Personal & Public Expression Overview

By David L. Hudson Jr., First Amendment Scholar

January 3, 2006

Specific Topics in personal & public expression:

Military speech

True threats

Flyers & leafleting

Public employee speech

Speaking at public meetings

Political yard signs

Social dancing

Bumper stickers

Fighting words

License plates

The First Amendment affects our daily lives by ensuring that as individuals in a free, democratic society we have the freedom to voice our opinions, criticisms, objections and passions largely free from government interference. The First Amendment protects a broad range of public and personal expression on political, commercial, social and private matters.

Because of the First Amendment, we can post political signs in our yards, display bumper stickers and vanity plates on our cars, and speak out at city council meetings.

The First Amendment begins with the words, “Congress shall make no law … abridging the freedom of speech.” Although the words seem unqualified, the right is not absolute. Justice Oliver Wendell Holmes famously wrote more than 85 years ago in the 1919 decision Schenck v. United States: “The most stringent protection of free speech would not protect a man in falsely shouting fire in a theater and causing a panic.”

The first major qualification is that the First Amendment, as with the other freedoms in the Bill of Rights, protects us from governmental, not private, interference with our speech. If the police arrest you because of your criticism of the mayor, then your First Amendment rights likely have been violated. However, if your neighbor takes down your yard sign, you may be able to sue him or her for trespassing — but you can’t sue that private person for a First Amendment violation. There has been no state or government action.

Content and context remain important free-speech considerations despite the lofty language of the First Amendment. Content is crucial even though the U.S. Supreme Court has made clear that content-based and particularly viewpoint-based restrictions on speech are presumptively unconstitutional. Content becomes important in part because there are certain categories of speech that have been found to have such little social value that they do not merit protection. Examples include obscenity, true threats and fighting words — defined as words that incite an immediate breach of the peace.

Context — where the speech takes place — is also an important factor. Take, for example, the free-speech rights of public employees. Speech that may be protected when you are walking down the street may not be protected when you utter it in the workplace. The first guiding principle is whether one works for a public or private employer. Generally, private employees do not have First Amendment rights on the job, as there is no state actor involved. Public employees do retain a level of free-speech protection and do not forfeit their constitutional rights simply because they work for the government. In its 1968 decision Pickering v. Board of Education, the U.S. Supreme Court ruled that high school teacher Marvin Pickering had a First Amendment right to write an editorial criticizing the school board’s allocation of funds vis-à-vis academics and athletics.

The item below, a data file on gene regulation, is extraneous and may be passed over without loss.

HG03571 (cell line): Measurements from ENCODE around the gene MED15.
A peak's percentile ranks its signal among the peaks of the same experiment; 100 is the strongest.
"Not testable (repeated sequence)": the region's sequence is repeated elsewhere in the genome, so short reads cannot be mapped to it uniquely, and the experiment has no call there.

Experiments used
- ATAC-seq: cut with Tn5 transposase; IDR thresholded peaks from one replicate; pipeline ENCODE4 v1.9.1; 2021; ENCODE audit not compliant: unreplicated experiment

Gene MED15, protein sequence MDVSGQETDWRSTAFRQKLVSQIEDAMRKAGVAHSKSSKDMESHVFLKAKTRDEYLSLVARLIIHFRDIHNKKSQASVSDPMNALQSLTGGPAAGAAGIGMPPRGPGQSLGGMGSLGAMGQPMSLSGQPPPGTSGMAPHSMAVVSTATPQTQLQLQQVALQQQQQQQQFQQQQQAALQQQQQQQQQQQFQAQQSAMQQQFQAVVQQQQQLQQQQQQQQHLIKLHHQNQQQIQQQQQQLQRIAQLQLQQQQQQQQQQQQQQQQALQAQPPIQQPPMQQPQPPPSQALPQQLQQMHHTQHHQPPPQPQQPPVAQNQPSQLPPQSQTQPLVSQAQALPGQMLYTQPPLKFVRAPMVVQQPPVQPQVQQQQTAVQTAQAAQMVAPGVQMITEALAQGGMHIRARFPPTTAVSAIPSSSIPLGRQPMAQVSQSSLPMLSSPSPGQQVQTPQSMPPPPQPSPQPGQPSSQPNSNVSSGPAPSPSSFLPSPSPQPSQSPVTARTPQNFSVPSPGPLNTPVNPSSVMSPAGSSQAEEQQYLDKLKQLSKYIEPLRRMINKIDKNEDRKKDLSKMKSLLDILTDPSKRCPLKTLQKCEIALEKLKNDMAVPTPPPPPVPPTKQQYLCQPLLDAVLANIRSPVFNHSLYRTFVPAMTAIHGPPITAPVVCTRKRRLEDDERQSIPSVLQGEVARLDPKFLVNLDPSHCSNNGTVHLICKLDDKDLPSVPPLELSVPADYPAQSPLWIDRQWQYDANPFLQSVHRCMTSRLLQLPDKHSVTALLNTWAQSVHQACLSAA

“The problem in any case is to arrive at a balance between the interests of the teacher, as a citizen, in commenting upon matters of public concern and the interest of the State, as an employer, in promoting the efficiency of the public services it performs through its employees,” Justice Thurgood Marshall wrote for the Court.

A public employee may disagree with the policies of her superiors, but she has no First Amendment right to wander around the office uttering profanities, disrupting the workplace and not performing her duties. The courts have ruled that employees retain First Amendment rights only when their expression touches on important matters of public concern, as opposed to mere personal grievances. Otherwise, the federal courts would be forced into the role of super-personnel managers.

Context becomes important in terms of timing, as well. Take the example of a citizen speaking during the public-comment period at a city council meeting. The citizen may want to speak for 30 minutes, but there is not enough time to hear such a lengthy discourse or diatribe. The government can generally impose reasonable time, place and manner restrictions on speech so long as they are content-neutral and give individuals ample alternative ways to express themselves. This means that it becomes important to know whether officials silenced the speaker because of the content of her speech and whether the individual retained an avenue to express herself.

The First Amendment remains a vibrant source of protection in our constitutional democracy, our blueprint for personal liberty. Without it, we would be at the government’s mercy when we engaged in both personal and public expression.